Expect Little Change in FOMC's Balance Sheet Plans Next Week

posted by Michael Lewis on January 25, 2019 - 12:00am

This morning, the Wall Street Journal issued a "bombshell" report about changes to the Fed's plans to "normalize" its balance sheet. The story, FMI contends, delivered far less than it promised.
The WSJ reported, in an overwrought and very run-on opening sentence, that “Federal Reserve officials are close to deciding they will maintain a larger portfolio of Treasury securities than they’d expected when they began shrinking those holdings two years ago, putting an end to the central bank’s portfolio wind-down closer into sight.”
In fact, as the rest of the story made clear, there is no Fed consensus on what the “final” balance sheet should look like nor on when that level would or should be achieved.
Here is what we do know:

To date, the balance sheet is down from more than $4.2 trillion in late 2017 to $3.8 trillion (vs. only $0.5 trillion before the Great Recession). The original program to taper off the rollover of maturing assets was intended to run for several more years. 

When announcing the program, Janet Yellen and other officials said it would be akin to “watching paint dry” and have no significant effect on the economy or financial markets.
The FOMC appears unanimous in believing that the balance sheet should shrink much further. Publicly, various Fed officials have discussed estimates for the “final” balance sheet ranging from $1 trillion to $3 trillion, down from the current $3.8 trillion. Chairman Powell has said that the balance sheet would not return to pre-recession levels because of greater global demand for U.S. currency.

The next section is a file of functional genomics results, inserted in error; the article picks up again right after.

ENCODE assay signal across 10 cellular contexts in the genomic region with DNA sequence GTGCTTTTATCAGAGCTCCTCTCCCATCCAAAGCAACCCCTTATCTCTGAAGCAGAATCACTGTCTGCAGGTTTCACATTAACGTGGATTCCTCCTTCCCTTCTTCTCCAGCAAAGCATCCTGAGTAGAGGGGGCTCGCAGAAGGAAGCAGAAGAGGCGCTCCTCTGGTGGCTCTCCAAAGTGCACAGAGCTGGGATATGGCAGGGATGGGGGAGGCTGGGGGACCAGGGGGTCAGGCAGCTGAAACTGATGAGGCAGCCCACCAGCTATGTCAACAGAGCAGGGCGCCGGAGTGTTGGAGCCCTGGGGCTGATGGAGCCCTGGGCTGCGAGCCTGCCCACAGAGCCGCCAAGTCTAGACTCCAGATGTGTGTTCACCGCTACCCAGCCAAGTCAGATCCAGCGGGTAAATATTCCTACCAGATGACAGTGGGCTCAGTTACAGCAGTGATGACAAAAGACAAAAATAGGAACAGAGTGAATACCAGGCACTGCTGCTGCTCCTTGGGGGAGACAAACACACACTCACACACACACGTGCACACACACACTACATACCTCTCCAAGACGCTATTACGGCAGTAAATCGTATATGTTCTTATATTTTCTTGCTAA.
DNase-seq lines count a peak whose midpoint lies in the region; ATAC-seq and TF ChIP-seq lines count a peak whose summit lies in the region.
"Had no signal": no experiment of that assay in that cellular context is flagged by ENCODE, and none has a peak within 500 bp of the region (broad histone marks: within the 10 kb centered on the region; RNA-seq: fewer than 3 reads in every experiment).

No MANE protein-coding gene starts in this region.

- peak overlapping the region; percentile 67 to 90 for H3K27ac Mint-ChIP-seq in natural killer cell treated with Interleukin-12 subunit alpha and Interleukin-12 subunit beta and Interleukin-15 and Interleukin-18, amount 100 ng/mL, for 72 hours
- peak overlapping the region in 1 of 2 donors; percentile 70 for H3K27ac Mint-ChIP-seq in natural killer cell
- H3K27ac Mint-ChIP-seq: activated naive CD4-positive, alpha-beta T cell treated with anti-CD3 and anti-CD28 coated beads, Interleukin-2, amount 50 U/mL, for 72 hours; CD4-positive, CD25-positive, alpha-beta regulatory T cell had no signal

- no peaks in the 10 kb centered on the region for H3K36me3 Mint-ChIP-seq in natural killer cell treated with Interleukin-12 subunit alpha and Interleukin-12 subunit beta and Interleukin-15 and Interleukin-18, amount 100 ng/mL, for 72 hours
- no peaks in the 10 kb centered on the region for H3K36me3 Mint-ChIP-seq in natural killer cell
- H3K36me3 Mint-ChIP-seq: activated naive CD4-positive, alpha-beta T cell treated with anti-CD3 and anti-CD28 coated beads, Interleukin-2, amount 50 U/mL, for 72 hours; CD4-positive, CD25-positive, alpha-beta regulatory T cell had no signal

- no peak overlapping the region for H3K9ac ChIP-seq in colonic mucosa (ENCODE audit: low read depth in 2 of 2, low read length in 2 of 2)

Not a single FOMC member, not even the most dovish, has advocated increasing the balance sheet through another round of QE.

Chairman Powell has declared that he does not believe the balance sheet changes are “a major culprit” behind the stock market correction, but he promised the Fed would make adjustments if that assessment changed. 

So what will happen when the FOMC meets next week:

The post-meeting statement will not mention the balance sheet at all. The statement, which FMI has argued is the single best distillation of the Fed’s priorities, has not referenced the balance sheet in more than a year. Nuances in the balance sheet are simply not that important.

The implementation note, which the FOMC has been appending to its statement release, does include details on the balance sheet. This technical detail is far less important than the statement itself. Most likely, the note will show that the drawdown will remain $50B per month ($30B in treasuries, $20B in MBS).

Starting this week, Powell will conduct a news conference after every FOMC meeting, not just the once-a-quarter meetings where the FOMC updates its “dot plot.” 

Powell will almost certainly repeat his comments that the balance sheet drawdown is not hurting the financial markets, but he will reiterate that the Fed will make adjustments if needed. Essentially, this will be an exercise in hand-holding for the twitchy equities markets and some twitchy analysts. His remarks will be widely perceived as dovish, but they will not change policy.  

The FOMC will remain committed to gradual rate hikes and gradual normalization of the balance sheet unless and until the macro data demand otherwise. That is, the FOMC will remain data-dependent.